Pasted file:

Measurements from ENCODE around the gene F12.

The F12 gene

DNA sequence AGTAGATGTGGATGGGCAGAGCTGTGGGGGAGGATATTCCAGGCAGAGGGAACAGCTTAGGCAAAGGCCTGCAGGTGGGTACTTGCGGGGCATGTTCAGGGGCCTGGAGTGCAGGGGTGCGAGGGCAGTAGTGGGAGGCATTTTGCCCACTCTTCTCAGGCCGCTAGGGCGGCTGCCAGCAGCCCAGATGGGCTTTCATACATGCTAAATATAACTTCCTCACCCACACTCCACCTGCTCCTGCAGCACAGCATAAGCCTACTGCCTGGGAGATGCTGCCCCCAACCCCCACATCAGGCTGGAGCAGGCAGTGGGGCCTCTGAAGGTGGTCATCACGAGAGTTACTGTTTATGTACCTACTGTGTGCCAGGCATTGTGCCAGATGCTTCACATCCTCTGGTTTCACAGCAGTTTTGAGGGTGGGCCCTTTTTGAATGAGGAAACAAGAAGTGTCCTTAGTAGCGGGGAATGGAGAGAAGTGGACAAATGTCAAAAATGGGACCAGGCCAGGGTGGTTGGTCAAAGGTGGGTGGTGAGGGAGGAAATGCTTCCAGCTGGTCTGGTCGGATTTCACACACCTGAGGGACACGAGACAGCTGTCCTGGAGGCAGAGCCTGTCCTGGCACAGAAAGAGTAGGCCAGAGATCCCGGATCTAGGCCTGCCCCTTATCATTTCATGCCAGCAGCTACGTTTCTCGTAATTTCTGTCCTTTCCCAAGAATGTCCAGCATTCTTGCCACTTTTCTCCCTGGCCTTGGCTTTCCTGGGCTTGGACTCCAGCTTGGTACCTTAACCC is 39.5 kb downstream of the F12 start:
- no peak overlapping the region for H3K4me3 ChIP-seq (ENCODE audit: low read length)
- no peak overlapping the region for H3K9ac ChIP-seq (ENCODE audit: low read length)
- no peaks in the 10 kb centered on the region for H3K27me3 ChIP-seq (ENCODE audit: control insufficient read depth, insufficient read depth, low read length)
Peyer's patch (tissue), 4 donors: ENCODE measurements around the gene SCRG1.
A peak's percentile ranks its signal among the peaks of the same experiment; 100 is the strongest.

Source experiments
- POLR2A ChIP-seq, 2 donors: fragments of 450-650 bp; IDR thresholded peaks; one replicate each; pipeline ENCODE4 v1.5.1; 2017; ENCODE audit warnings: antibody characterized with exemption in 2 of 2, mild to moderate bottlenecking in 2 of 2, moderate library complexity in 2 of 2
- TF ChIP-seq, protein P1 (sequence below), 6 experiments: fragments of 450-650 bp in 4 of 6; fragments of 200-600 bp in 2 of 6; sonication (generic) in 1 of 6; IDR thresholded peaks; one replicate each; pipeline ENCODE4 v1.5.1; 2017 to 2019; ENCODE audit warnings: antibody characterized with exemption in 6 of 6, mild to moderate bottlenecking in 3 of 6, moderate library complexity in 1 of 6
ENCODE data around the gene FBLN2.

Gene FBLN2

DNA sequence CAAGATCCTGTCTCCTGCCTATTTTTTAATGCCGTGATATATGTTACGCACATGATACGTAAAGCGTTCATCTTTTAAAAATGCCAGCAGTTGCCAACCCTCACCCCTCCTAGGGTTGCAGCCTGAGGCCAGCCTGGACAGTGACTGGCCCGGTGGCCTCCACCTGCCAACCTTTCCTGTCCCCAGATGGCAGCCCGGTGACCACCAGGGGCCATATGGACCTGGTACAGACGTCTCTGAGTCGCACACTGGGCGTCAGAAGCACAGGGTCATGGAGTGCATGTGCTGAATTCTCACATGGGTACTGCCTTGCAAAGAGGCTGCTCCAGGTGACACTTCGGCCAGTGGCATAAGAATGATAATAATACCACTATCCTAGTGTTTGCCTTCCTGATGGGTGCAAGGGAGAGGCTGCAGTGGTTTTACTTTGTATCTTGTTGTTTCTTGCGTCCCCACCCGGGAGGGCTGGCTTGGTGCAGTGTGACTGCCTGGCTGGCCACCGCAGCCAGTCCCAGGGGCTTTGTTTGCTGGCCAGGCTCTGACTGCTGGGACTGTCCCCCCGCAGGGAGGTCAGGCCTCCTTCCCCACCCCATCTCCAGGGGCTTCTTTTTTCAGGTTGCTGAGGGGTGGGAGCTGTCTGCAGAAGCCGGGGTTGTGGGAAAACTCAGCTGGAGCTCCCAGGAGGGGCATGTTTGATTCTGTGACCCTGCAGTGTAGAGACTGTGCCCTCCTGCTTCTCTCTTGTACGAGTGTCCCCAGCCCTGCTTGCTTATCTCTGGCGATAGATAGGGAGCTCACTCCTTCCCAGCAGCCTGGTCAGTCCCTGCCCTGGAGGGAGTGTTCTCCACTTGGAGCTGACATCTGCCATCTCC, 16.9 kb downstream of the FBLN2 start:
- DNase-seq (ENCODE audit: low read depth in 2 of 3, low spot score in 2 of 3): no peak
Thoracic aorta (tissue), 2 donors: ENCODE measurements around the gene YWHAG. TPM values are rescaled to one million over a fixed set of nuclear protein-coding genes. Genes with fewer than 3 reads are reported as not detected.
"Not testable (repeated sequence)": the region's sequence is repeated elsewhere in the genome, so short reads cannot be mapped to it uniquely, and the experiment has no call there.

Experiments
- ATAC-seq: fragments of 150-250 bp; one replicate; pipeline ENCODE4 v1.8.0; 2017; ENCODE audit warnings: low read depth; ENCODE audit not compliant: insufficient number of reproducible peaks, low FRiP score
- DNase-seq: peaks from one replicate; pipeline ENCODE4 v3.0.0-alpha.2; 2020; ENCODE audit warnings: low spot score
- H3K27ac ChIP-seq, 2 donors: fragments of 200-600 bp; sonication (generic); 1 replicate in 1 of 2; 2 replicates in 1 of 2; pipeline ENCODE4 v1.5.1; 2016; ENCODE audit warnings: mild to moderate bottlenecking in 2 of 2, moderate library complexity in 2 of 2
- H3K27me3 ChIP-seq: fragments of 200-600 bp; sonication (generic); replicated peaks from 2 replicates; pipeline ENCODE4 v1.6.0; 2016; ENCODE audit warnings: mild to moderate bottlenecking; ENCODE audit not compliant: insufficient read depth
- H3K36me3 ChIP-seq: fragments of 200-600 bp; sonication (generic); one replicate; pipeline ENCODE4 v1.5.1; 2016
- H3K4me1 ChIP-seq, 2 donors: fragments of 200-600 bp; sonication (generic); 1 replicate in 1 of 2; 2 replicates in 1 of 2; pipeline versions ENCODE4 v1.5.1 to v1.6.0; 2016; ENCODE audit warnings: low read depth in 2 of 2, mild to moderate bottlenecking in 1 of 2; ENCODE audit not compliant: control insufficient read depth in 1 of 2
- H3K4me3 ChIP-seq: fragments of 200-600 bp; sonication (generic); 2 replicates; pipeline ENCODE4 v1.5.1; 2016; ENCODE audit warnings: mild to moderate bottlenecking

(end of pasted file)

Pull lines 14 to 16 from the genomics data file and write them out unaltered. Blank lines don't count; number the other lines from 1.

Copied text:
DNA sequence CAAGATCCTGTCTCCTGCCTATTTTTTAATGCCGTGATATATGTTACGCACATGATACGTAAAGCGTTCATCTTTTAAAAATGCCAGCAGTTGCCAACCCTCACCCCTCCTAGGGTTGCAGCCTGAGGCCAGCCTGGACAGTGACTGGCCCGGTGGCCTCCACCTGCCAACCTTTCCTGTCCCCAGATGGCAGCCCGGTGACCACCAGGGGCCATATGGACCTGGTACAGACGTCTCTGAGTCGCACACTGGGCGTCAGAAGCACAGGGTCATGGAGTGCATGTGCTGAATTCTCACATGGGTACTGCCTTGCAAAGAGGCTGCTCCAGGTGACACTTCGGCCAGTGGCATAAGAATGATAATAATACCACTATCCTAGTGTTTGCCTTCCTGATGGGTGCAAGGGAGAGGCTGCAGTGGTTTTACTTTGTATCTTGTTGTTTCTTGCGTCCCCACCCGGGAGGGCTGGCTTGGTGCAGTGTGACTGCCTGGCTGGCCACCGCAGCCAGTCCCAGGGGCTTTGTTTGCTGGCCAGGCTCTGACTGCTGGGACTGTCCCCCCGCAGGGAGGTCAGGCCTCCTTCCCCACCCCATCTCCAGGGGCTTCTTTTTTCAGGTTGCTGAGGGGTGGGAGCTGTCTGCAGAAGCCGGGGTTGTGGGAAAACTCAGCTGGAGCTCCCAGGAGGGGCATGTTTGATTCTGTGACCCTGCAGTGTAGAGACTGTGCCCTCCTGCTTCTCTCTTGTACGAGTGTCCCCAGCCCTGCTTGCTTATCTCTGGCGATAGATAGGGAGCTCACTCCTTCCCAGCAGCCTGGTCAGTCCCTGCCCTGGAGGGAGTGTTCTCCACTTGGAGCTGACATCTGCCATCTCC, 16.9 kb downstream of the FBLN2 start:
- DNase-seq (ENCODE audit: low read depth in 2 of 3, low spot score in 2 of 3): no peak
Thoracic aorta (tissue), 2 donors: ENCODE measurements around the gene YWHAG. TPM values are rescaled to one million over a fixed set of nuclear protein-coding genes. Genes with fewer than 3 reads are reported as not detected.